Whether it’s an open shade, interior lighting or your neighbor’s reading light, well-lit flights can prevent restful sleep. Want to know how to sleep on a plane with bright light? Just block it out. A soft, comfortable light-blocking eye mask is recommended by Dr. Chasser, who likes the Kitsch Satin Sleep Mask, a silky wrap-around style. You can also try a slightly weighted sleep mask, which provides just a small amount of pressure to help relax your nerves.

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Stick to your bedtime routine

For author and travel journalist Tyler Wetherall, sleeping on planes is all about the ritual. “When it’s time to sleep, I prepare like I’m preparing for bed. I brush my teeth, I clean my face (even if it’s just a face wipe), I change into a comfortable airport outfit.” She puts on an eye mask and ear plugs or “headphones playing the most dry history podcast I can find.”

Dr. Chasser agrees that getting comfortable is essential, and it’s also good for your health. If you’re frequently cold on airplanes, make sure to dress in layers or bring a sweater. “Putting on cozy bed socks or even a beanie hat can help lower your central body temperature by encouraging blood to be diverted to the peripheries,” she says. “This is a key factor in signaling to your body that it’s time to start drifting off to sleep.”

Airplane food, high angle view
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Opt out of the in-flight meal

If you’d like fewer sleep interruptions (and who wouldn’t?), consider skipping the in-flight meal, especially on overnight flights. As a travel writer, I fly frequently between Italy and the U.S., and my flight to Italy is always an over-nighter. But with the time change, I lose six hours en route. I board in the early evening and arrive in Italy early the next morning, usually with an 8-hour flight time. If I wait for the in-flight meal (which, let’s face it, is often just so-so) and for my tray to be collected afterward, two hours can easily go by. Instead, I’ve learned to have dinner in the airport before boarding (in an airport lounge when I can swing it). That way, I can settle into sleep as soon as the wheels go up.

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Consider a sleep aid

Some fliers get right down to business, taking a sleep aid to help them snooze on the plane. For Wetherall, it’s a CBD gummie (where legal, of course), melatonin or a Tylenol PM, “depending on how desperate I am!”

Dr. Chasser says that melatonin can help you sleep on a plane, especially when you time your dose. “Melatonin is the hormone that helps your body know when it’s time to sleep and wake up. If you’re flying west and find you wake too early, taking a melatonin supplement in the morning on waking can help you sleep in a bit longer and help adjust your body clock.” On the other hand, she says, if you’re flying east, take melatonin about 30 minutes before (what would be) bedtime at your destination. “It not only nudges your body clock earlier, but it also has a mild sedative effect that will help you drift off.” Make sure the melatonin you take is the short-acting variety, and if in doubt, talk to your doctor first.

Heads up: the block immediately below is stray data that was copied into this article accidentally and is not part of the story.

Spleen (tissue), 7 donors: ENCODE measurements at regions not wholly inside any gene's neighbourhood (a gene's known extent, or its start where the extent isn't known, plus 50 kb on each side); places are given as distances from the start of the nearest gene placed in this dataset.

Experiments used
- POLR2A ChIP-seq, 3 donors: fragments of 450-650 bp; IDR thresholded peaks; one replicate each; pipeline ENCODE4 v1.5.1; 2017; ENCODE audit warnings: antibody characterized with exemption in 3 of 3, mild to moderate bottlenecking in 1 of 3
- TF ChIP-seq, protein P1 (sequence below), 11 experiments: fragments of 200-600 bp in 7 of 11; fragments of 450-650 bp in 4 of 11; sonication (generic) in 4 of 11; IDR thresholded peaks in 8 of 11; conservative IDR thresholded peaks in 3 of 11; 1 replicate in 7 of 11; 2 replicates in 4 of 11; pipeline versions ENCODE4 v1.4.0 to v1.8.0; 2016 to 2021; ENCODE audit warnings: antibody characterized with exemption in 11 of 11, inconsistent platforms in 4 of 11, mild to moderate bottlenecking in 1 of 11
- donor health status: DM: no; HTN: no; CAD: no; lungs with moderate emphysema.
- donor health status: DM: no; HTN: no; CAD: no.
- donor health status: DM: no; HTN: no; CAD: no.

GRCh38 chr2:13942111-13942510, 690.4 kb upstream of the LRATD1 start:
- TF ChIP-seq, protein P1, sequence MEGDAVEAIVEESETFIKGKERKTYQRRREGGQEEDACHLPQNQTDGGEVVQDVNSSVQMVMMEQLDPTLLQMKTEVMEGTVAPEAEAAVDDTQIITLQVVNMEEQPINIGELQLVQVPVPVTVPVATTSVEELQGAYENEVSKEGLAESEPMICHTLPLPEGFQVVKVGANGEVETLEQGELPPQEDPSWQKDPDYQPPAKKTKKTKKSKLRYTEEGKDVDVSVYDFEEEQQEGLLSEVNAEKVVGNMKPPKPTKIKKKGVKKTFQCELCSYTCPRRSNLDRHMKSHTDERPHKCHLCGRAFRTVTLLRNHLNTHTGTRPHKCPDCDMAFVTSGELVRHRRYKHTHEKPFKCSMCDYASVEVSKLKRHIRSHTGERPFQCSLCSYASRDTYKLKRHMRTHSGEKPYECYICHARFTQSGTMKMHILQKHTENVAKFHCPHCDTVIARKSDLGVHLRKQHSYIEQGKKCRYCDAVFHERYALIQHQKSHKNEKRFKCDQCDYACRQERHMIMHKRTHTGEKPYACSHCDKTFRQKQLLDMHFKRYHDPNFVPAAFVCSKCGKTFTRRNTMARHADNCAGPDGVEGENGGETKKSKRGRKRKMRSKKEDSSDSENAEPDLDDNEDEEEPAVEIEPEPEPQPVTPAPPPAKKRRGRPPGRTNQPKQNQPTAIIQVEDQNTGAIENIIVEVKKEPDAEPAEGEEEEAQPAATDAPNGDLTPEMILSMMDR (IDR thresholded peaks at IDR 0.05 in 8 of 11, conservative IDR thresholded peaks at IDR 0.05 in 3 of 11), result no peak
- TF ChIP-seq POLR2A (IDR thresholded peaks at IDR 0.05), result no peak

Unrecognizable Man With Bag And Suitcase Walking In Airport, Rear View
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Pack the right travel tools

Getting comfortable is much easier with the right travel accessories in your carry-on bag. “The tools you bring onto your flight can create a comfortable sleeping setup at cruising altitude,” says Dr. Paulvin. That can include feet-warming socks, comfortable clothing, neck pillows, earplugs, noise-canceling headphones, sleep masks and more. “[These] can all help to turn your airplane seat into a more welcoming setting. Use everything at your disposal to feel at ease on the flight, and this will help you to relax and get quality sleep.”

Businessman sleeping in private jet
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Invest in a good travel pillow

There’s nothing worse than head-bobbing as you doze off in an upright plane seat. If you don’t startle yourself awake when your head drops, you’re certain to wake up with a sore neck. But all travel pillows are not created equal, and this is one travel accessory you don’t want to skimp on. Dr. Chasser recommends the Cabeau Evolution S3 Travel Neck Pillow because of its memory-foam construction. I have this travel pillow and can attest: My family and I fight over it when we fly together. Other experts swears by the Trtl Travel Pillow, which looks more like a neck scarf but puts an end to head-bobbing.

Man traveling by plane and listening to music and sleeping
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Tune out with headphones

Noise-blocking headphones or earplugs will help you relax in relative silence, which is especially needed on a flight with noisy passengers. While the packaged headphones provided by some airlines might do in a pinch, they’re usually not comfortable, and their long cords get tangled in your seat belt and tray table. Frequent travelers say it’s worth bringing your own wireless headphones, both as a question of performance and comfort.

For over-ear headphones, Dr. Chasser prefers Sony Wireless Noise Canceling Headphones. For in-ear options, she recommends Bose QuietComfort Earbuds II.

About the experts

  • Caitlin Chasser is a general practitioner and co-founder of The Sleep Project, a source for better understanding the intricate science and art of sleep. For those navigating the challenges of achieving quality sleep while airborne, the expert tips from Dr. Chasser and her team aim to help individuals recharge their life with better sleep.
  • Neil Paulvin, DO, is a New York–based innovative physician in the study of functional medicine, integrative sports medicine, regenerative medicine, osteopathic manipulation and craniosacral therapy. Dr. Paulvin uses an integrative approach to help patients optimize their health, improve their performance and heal from illness and injury.
  • Tyler Wetherall is a writer, editor, teacher and author. As a journalist, her work has appeared in The Guardian, National Geographic, Vice and Condé Nast Traveler.